Document Detail

Estrogen and progesterone activate spinal kappa-opiate receptor analgesic mechanisms.
MedLine Citation:
PMID:  8867260     Owner:  NLM     Status:  MEDLINE    
Rats and humans manifest elevated response thresholds to aversive stimuli during gestation and parturition. This pregnancy-associated antinociception is mediated, in part, by a spinal cord dynorphin/kappa antinociceptive system. Simulating the maternal pregnancy blood concentration profile (in non-pregnant animals) of 17-beta-estradiol (E2) and progesterone (P) produces an opioid antinociception which closely approximates that of actual pregnancy. The current study was initiated in order to determine whether sex steroid-induced antinociception involves a spinal cord kappa-opiate receptor-coupled system (as does the antinociception of actual gestation). Additionally, sex steroid modulation of the intrathecal (i.t.) antinociceptive effectiveness of a kappa agonist was investigated. The opioid antinociception associated with simulating the pregnancy blood concentration profile of E2 and P (hormone-stimulated pregnancy, HSP) is significantly antagonized by i.t. administration of nor-binaltorphimine, an antagonist highly specific for the kappa-opiate receptor. This indicates that exposure (of non-pregnant animals) to the pregnancy blood profile of E2 and P activates a spinal cord kappa-opiate receptor analgesic system, as occurs during actual gestation. Furthermore, during HSP, antinociceptive responsiveness to i.t. U50,488H (kappa-selective) is significantly enhanced (approximately 40%). This effect is abolished in animals treated concomitantly with steroid hormones and systemic naltrexone or i.t. nor-binaltorphimine. In contrast to the effects of steroid treatment on antinociceptive responsiveness to i.t. U50,488H, no alteration in antinociceptive responsiveness to i.t. sufentanil was observed on day 19 of HSP over all doses tested (0.1-1 nmol). Thus, during HSP (and actual gestation), a less robust constituent of intrinsic opioid pain-attenuating systems in the spinal cord is recruited. pF to mediate, at least in part, the maternal antinociception of gestation. pF, positive modulation of the spinal cord kappa analgesic system occurs post-synaptically. This laboratory previously reported that simulating the pregnancy blood concentration profile of E2 and P also positively modulates spinal dynorphin content and the processing of its precursor, suggesting a presynaptic loci of action. Thus, female rats possess a spinal dynorphin/kappa analgesic system that can be positively modulated, pre-synaptically as well as post-synaptically, by circulating sex steroids.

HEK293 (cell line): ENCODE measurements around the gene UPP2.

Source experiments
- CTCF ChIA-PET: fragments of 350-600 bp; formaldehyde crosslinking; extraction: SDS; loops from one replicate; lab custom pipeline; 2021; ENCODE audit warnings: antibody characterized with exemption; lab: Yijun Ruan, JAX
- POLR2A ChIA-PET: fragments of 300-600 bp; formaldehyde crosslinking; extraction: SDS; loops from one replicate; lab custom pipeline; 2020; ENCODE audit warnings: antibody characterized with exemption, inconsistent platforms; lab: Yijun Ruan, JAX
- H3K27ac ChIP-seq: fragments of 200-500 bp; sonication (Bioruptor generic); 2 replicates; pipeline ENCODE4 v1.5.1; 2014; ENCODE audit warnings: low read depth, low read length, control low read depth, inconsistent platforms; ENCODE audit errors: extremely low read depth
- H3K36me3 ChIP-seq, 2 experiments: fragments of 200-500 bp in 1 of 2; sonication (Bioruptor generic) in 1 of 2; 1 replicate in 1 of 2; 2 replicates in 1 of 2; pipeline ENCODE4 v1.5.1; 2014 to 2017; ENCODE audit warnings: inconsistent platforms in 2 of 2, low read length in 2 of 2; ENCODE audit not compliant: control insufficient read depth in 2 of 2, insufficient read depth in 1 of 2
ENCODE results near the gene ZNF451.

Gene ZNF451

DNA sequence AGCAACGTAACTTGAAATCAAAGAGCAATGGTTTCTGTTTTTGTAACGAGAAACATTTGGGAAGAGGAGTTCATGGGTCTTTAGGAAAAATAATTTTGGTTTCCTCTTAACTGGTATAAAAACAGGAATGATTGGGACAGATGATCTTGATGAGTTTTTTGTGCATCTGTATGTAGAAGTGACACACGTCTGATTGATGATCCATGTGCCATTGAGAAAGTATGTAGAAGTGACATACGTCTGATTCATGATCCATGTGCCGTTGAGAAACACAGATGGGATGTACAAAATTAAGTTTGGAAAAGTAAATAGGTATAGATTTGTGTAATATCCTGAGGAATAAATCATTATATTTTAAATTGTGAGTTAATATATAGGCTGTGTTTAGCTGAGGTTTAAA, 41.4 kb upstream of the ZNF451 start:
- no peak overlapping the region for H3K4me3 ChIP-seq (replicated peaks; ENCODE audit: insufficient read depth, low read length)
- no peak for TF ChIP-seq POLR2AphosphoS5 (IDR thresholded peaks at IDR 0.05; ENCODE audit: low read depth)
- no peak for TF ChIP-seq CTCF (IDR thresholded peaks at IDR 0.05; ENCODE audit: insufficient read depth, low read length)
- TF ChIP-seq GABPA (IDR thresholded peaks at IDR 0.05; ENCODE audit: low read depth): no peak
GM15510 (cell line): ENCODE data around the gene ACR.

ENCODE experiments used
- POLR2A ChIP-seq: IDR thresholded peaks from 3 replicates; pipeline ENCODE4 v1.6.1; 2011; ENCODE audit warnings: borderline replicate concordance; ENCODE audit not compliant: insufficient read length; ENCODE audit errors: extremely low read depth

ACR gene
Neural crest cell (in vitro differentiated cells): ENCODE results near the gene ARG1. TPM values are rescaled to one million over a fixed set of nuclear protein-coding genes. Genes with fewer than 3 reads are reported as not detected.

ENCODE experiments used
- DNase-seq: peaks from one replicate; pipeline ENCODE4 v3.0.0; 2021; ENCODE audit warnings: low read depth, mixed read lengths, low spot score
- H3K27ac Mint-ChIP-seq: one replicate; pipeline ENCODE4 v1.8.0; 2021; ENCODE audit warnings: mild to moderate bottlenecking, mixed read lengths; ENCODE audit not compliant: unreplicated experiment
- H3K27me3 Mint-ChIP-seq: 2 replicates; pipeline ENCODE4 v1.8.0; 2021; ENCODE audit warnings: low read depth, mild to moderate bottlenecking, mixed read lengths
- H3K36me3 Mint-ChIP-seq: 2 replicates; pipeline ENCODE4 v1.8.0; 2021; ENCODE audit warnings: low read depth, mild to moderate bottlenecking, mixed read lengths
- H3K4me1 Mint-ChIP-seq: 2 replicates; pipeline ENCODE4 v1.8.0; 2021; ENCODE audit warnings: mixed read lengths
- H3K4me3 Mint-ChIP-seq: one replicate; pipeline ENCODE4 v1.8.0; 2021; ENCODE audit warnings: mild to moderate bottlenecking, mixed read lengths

M E Dawson-Basoa; A R Gintzler
Publication Detail:
Type:  Journal Article    
Journal Detail:
Title:  Pain     Volume:  64     ISSN:  0304-3959     ISO Abbreviation:  Pain     Publication Date:  1996 Jan 
Date Detail:
Created Date:  1997-01-03     Completed Date:  1997-01-03     Revised Date:  2003-11-14    
Medline Journal Info:
Nlm Unique ID:  7508686     Medline TA:  Pain     Country:  NETHERLANDS    
Other Details:
Languages:  eng     Pagination:  169-77     Citation Subset:  IM    
Department of Biochemistry, State University of New York Health Science Center at Brooklyn 11203, USA.
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MeSH Terms
3,4-Dichloro-N-methyl-N-(2-(1-pyrrolidinyl)-cyclohexyl)-benzeneacetamide, (trans)-Isomer
Analgesics / pharmacology
Estrogens / blood,  pharmacology*
Naltrexone / analogs & derivatives,  pharmacology
Narcotic Antagonists / pharmacology
Nociceptors / drug effects
Pain Threshold / drug effects
Progesterone / blood,  pharmacology*
Pseudopregnancy / blood,  chemically induced
Pyrrolidines / pharmacology
Rats, Sprague-Dawley
Receptors, Opioid, kappa / physiology*
Spinal Cord / metabolism*
Reg. No./Substance:
0/Analgesics; 0/Estrogens; 0/Narcotic Antagonists; 0/Pyrrolidines; 0/Receptors, Opioid, kappa; 105618-26-6/norbinaltorphimine; 16590-41-3/Naltrexone; 57-83-0/Progesterone; 67198-13-4/3,4-Dichloro-N-methyl-N-(2-(1-pyrrolidinyl)-cyclohexyl)-benzeneacetamide, (trans)-Isomer
Corrected and Republished In:
Pain. 1996 Mar;64(3):608-15   [PMID:  8783328 ]

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